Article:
Total 150 cases of TNBC were retrieved from records of pathology department. The surgical specimens were those of modified radical mastectomies, simple mastectomies and wide local excisions with sentinel lymph node dissection. All of these patients had surgeries at Liaquat National hospital, Karachi from January 2008 till December 2013. Hematoxylin and eosin stained slides of all of these cases were reviewed independently by two senior histopathologists and pathologic characteristics were recorded. Clinical records of all patients were also retrieved and reviewed from institutional files to evaluated patients age and recurrence status. Moreover, representative blocks of each case were selected for immunohistochemistry. ER, PR and Her2neu immunohistochemistry were done to reconfirm triple-negative status. CK5/6 immunohistochemistry was done to subcategorize TNBC cases into basal and non-basal subtypes.

Immunohistochemistry

ER, PR, Her2neu and Ki67 IHC were performed using DAKO antibodies as shown below, with EnVisionTM FLEX, high pH DAKO kit according to manufacturer’s protocol.

  1. 1.

    FLEX Monoclonal Rabbit Anti-human Estrogen Receptor alpha, Clone EP1.

  2. 2.

    FLEX Monoclonal Mouse Anti-human Progesterone receptor clone PgR 636

  3. 3.

    Polyclonal Rabbit Anti-human c-erbB-2 oncoprotein

  4. 4.

    FLEX Monoclonal mouse Anti-human Ki67 Antigen clone MIB-1

For ER and PR, nuclear staining in >1% of cancer cells was taken as positive. For her2neu, cases were scored 1+, 2+ and 3+ according to CAP guidelines. For equivocal cases (2+) fluorescent in situ hybridization (FISH) was done using Path Vysion Her2neu probe kit according to manufacturer’s recommendations. Paraffin embedded tissues were cut at 5 microns and mounted on positively charged glass slides. Four slides were prepared, with one slide stained with hematoxylin and eosin. Well preserved invasive carcinoma was marked on the H & E slide as the target area. Target area was etched with a diamond tipped scriber on the back of the unstained slide to be assayed. Glass slides with paraffin embedded tissue sections were baked at 56 degree centigrade overnight. Tissue was then processed in xylene, ethanol, purified water and wash buffer. Probe mixture was applied to the target area of the tissue on slide, sealed with rubber cement and then incubated in thermobrite for hybridization. After post-hybridization buffering, DAPI (counter stain) was applied. Slides were interpreted by two pathologists, evaluating 60 interphase nuclei using fluorescence microscope equipped with appropriate excitation and emission filters allowing the visualization of the orange and green fluorescent signals (Hashmi et al., 2014b). Results were expressed as ratio of her2neu signals as compared to CEP17 signals according to ASCO/CAP guidelines (Wolff et al., 2014).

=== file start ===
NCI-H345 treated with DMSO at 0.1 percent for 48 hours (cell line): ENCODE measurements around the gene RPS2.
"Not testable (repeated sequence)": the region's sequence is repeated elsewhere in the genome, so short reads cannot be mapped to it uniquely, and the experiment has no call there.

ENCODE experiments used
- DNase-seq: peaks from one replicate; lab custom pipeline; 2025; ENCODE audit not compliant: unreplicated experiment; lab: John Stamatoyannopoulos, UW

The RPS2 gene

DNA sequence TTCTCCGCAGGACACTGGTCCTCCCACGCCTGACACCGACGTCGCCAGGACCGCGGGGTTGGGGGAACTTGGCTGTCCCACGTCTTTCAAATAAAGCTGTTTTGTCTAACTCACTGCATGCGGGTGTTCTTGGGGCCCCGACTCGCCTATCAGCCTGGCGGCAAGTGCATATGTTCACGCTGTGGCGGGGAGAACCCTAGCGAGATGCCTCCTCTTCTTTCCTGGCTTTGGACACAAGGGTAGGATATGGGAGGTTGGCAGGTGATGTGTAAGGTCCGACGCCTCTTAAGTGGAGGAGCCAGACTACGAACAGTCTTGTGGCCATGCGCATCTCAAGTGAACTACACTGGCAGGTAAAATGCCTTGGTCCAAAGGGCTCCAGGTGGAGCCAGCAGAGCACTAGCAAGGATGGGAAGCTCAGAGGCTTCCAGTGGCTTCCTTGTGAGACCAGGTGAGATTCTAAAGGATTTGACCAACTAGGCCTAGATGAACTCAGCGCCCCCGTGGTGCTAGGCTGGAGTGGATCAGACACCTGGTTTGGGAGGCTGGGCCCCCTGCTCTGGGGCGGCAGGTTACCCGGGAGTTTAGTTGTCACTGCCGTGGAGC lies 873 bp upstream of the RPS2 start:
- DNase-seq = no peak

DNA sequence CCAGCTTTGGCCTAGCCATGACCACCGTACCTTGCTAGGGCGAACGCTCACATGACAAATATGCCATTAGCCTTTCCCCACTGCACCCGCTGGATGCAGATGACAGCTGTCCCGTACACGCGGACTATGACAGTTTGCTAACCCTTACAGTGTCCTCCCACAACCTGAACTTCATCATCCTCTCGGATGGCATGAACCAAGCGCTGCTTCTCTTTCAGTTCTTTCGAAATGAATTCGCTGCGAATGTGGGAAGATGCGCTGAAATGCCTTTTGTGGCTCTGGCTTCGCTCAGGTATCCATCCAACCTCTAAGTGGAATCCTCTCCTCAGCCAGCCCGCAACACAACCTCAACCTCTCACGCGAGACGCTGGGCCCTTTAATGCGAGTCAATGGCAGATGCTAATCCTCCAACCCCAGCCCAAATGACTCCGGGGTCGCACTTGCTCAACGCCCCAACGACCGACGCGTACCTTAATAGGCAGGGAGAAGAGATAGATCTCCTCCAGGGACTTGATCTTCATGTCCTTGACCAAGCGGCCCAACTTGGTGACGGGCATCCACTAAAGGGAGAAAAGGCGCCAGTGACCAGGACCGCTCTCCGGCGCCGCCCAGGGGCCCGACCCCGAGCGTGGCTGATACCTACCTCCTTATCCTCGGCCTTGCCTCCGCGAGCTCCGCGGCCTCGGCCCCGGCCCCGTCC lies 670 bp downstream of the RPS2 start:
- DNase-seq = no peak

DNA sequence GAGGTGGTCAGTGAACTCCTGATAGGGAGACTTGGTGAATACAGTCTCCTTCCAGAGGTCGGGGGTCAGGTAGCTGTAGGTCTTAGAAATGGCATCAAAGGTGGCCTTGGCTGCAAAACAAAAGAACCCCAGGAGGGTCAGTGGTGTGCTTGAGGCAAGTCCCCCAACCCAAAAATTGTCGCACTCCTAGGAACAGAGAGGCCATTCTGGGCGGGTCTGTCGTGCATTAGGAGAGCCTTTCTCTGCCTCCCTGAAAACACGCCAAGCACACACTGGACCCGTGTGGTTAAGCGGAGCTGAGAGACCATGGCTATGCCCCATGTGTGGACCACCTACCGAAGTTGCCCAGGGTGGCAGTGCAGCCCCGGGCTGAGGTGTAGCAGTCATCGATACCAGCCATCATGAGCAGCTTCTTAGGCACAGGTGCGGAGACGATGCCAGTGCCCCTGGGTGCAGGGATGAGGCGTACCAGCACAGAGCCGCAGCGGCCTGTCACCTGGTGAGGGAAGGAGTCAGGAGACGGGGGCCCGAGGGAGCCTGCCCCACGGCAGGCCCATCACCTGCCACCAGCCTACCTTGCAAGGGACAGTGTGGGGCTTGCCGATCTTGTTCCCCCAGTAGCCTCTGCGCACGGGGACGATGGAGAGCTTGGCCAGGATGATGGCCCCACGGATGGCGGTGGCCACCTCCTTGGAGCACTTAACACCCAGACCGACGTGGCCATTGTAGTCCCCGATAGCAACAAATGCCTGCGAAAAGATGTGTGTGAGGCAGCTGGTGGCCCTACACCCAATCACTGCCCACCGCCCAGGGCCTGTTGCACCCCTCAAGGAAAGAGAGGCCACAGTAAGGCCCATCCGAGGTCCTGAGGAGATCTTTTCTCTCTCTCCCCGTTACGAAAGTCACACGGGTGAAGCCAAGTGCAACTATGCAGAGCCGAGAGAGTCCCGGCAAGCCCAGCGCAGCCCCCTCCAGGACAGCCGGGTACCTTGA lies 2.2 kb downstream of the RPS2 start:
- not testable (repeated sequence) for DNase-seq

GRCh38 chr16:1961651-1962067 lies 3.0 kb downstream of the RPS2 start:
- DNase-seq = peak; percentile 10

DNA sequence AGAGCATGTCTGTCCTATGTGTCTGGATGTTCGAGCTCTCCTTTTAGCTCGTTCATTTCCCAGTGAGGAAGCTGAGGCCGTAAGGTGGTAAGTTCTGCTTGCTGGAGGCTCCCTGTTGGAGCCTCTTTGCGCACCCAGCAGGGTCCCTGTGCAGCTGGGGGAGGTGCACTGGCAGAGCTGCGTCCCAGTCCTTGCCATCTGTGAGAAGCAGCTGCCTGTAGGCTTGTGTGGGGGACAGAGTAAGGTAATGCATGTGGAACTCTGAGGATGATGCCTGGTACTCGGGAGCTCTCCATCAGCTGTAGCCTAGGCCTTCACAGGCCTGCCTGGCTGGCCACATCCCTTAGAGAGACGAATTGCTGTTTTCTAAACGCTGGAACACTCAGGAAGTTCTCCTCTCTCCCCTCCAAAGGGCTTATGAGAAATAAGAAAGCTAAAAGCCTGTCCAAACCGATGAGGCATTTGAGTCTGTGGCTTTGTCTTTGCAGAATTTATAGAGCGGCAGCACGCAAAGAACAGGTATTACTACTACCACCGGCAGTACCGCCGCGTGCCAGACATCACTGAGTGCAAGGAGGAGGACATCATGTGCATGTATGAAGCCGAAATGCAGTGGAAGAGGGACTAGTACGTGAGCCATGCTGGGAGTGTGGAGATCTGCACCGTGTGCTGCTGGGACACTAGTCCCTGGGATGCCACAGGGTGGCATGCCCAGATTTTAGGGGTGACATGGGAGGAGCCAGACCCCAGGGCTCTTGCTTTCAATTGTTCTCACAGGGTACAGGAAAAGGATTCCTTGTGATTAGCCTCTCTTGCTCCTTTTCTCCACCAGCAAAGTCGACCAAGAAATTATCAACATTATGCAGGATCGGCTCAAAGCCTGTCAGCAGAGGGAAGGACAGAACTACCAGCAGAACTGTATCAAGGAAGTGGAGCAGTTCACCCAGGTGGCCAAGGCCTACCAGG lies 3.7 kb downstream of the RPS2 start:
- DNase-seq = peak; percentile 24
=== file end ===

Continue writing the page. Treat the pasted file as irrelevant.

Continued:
For Ki67 immunostaining, proportion of positive stained cancer cells were recorded (Jalava et al., 2006). Furthermore on the basis of Ki67 index, cases were categorized into <15%, 16-24%, 25-44% and >44% ki67 index categories.

CK5/6 IHC was performed by using FLEX Monoclonal Mouse Anti-human Cytokeratin 5/6, clone D5/16 B4 by using DAKO envision kit. Intermediate to strong cytoplasmic and membranous staining in more than 10% cells was considered positive CK5/6 expression.

EGFR immunohistochemistry was performed using DAKO EnVision method using DAKO Monoclonal Mouse Anti-human Epidermal growth factor Receptor (EGFR), clone H11 according to manufacturers protocol.

IHC staining was performed manually in batches of 10-15 slides. Positive and negative controls were run along with each batch. For IHC staining, 3-4 micrometer sections were cut on DAKO IHC coated slides. After fixation of slides in oven at 70-80 degree centigrade for 20 mins, sections were de-waxed in xylene and then processed through decreasing concentrations of alcohol after which antigen retrieval was performed. For antigen retrieval, Slides were placed in antigen retrieval solution in water bath at 99-100 degree centigrade for 40 mins. After being kept at room temperature, slides were washed with wash buffer solution 2-3 times, followed by blocking peroxidase for 10 mins in humidity chamber. Subsequently, slides were washed 2-3 times with washing buffer. Primary antibody (EGFR) was applied with dilution of 1:200 for 20 mins, then washed 2-3 times. After application of secondary antibody, slides were incubated for 20mins and then again washed with wash buffer, followed by application of DAB chromogen solution (Wen et al., 2013). Both membranous and cytoplasmic staining for EGFR were evaluated. Intensity of staining was categorized into no staining (0), weak (1+), intermediate (2+), strong (3+) as shown in Fig. 1 as follows